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The Taxman Cometh
Posted By Kurt "Telas" Schneider On April 15, 2009 @ 6:26 am In GMing Advice,Tools for GMs | 15 Comments
Does your campaign use taxes? Today’s a great reminder that taxes have been with us ever since one person could coerce/convince/threaten others to pay them. In the US, generally considered a low-tax nation, the upper tax bracket is 35%, and if your ‘adventuring party’ is considered a corporation (by way of their Adventuring Charter), they’re also subject to a 35% corporate tax rate, for a total tax bill of 42.25% of gross adjusted income. (Of course, you can probably write off that magic armor, although I would guess it would have to be depreciated over a few years.)
OK, this is only partly serious, but if you look at the traditional fantasy campaign from the point of view of someone running a country, you’ve got extremely high-wealth individuals, claiming to work within the boundaries of the law, running around and producing so much wealth that they are causing inflationary effects wherever they settle. Not to mention the accidental breaking of ancient seals, releasing of hordes of demons/orcs/undead, burned down taverns, etc. that the government has to deal with. These guys are almost demanding to be taxed.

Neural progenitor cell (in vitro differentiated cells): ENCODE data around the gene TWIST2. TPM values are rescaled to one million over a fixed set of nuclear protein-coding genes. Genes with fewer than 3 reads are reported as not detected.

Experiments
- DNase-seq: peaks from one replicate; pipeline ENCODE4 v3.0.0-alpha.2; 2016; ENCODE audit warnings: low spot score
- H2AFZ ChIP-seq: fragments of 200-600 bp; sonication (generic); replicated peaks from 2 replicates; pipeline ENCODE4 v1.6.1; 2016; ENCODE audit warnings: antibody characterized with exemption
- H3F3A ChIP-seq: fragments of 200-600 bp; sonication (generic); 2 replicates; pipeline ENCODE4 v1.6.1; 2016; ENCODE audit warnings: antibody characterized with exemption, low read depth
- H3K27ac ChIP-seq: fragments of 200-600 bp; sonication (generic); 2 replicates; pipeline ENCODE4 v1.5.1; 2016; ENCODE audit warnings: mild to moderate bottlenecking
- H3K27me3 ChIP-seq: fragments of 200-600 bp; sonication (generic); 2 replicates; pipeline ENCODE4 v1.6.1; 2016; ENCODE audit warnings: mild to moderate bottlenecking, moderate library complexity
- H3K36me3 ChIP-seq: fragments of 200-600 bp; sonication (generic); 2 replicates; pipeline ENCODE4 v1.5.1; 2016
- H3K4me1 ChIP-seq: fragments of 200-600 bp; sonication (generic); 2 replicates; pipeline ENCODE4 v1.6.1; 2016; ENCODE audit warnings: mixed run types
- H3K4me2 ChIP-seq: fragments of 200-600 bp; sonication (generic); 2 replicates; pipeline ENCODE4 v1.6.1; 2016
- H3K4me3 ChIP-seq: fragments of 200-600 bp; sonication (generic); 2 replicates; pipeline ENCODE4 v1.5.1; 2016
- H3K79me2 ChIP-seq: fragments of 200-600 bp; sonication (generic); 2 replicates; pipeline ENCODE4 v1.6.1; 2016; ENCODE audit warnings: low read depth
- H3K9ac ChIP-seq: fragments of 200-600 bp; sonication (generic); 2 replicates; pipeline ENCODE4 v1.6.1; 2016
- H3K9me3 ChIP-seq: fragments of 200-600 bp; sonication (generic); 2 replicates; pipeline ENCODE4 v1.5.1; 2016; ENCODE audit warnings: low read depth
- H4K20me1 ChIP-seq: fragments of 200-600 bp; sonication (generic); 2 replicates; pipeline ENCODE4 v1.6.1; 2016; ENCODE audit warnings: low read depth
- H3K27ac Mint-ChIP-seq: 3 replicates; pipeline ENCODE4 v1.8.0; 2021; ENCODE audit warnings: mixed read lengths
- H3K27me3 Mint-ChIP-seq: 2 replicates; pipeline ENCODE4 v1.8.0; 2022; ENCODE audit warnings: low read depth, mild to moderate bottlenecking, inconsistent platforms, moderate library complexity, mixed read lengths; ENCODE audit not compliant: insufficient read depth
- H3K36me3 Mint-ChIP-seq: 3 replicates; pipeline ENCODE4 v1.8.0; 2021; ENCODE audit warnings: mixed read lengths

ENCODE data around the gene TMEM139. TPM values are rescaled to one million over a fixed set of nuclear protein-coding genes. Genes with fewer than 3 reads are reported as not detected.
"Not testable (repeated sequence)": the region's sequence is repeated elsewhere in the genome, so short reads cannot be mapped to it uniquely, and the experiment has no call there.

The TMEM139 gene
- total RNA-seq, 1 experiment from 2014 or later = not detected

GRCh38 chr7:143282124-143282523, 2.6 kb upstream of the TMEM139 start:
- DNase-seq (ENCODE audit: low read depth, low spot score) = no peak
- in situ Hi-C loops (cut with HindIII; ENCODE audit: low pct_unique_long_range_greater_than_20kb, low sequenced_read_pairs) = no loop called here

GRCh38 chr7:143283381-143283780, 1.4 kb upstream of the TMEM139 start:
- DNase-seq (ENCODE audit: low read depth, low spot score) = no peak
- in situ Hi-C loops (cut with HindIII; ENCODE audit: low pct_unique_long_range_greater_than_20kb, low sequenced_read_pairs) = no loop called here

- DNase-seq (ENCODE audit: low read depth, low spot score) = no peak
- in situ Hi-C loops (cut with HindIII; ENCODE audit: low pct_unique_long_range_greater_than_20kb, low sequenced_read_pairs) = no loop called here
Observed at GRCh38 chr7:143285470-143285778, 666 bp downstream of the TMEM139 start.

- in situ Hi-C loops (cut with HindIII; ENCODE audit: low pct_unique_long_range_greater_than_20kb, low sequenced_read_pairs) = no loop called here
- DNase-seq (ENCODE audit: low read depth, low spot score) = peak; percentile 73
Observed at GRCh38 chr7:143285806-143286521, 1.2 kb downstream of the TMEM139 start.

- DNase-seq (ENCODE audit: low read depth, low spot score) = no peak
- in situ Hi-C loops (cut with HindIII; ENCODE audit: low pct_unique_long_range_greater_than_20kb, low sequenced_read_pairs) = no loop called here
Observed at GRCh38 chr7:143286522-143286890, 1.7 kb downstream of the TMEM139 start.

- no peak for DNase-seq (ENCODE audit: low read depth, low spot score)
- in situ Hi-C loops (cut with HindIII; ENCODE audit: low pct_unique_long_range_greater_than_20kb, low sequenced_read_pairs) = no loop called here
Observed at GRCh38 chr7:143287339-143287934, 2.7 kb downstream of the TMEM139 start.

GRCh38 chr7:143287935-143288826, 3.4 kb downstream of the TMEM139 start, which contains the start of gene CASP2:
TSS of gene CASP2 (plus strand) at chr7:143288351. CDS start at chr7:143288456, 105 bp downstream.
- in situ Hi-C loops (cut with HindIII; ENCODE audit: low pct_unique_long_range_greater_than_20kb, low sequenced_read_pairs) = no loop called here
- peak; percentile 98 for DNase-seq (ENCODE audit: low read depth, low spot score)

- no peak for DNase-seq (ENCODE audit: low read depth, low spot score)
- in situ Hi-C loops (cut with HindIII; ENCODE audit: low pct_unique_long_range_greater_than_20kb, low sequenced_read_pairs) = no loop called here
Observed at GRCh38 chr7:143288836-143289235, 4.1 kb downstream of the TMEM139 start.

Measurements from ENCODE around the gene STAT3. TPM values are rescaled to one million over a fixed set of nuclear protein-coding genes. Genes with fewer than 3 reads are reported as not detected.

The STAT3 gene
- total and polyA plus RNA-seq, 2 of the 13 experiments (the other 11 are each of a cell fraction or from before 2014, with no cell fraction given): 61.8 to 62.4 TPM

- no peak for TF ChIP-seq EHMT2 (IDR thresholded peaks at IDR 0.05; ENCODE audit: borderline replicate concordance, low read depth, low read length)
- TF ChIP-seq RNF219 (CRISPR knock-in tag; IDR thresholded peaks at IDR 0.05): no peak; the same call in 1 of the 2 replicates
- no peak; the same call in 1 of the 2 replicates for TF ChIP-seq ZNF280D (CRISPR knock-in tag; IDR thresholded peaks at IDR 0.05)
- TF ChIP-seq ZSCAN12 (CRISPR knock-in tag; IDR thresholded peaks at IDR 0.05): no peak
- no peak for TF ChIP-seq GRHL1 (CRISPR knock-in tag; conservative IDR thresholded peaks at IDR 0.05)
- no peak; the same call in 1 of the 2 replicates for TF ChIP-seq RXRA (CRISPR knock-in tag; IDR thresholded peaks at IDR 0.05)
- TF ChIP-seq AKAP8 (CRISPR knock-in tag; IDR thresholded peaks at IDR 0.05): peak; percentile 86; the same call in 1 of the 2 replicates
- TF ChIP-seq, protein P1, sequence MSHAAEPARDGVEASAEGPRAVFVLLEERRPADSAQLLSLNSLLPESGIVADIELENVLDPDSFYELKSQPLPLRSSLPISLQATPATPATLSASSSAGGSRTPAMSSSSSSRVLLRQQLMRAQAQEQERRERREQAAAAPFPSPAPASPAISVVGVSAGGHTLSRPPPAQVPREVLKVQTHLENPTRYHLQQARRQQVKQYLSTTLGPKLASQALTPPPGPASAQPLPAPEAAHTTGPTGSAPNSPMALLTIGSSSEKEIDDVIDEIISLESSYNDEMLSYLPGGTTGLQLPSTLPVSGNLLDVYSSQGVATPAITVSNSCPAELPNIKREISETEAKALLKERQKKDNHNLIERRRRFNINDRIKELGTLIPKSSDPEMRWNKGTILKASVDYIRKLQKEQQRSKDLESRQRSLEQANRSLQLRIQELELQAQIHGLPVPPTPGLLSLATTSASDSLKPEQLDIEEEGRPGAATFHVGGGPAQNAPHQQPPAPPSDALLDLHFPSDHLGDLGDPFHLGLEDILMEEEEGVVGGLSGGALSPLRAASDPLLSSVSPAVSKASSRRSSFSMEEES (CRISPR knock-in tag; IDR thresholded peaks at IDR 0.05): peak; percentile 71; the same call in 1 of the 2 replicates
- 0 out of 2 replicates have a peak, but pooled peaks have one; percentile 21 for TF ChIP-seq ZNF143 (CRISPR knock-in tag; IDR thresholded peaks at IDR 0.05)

I missed the perfect opportunity in my last campaign to tie taxes to an Adventuring Charter (which allows the PCs to keep the sword they found in the ancient crypt, regardless of whose grandfather it belonged to). I don’t think I’ll make that mistake again.
So, leaving out all politics, especially the bumper sticker catchphrases, do you tax your player characters?
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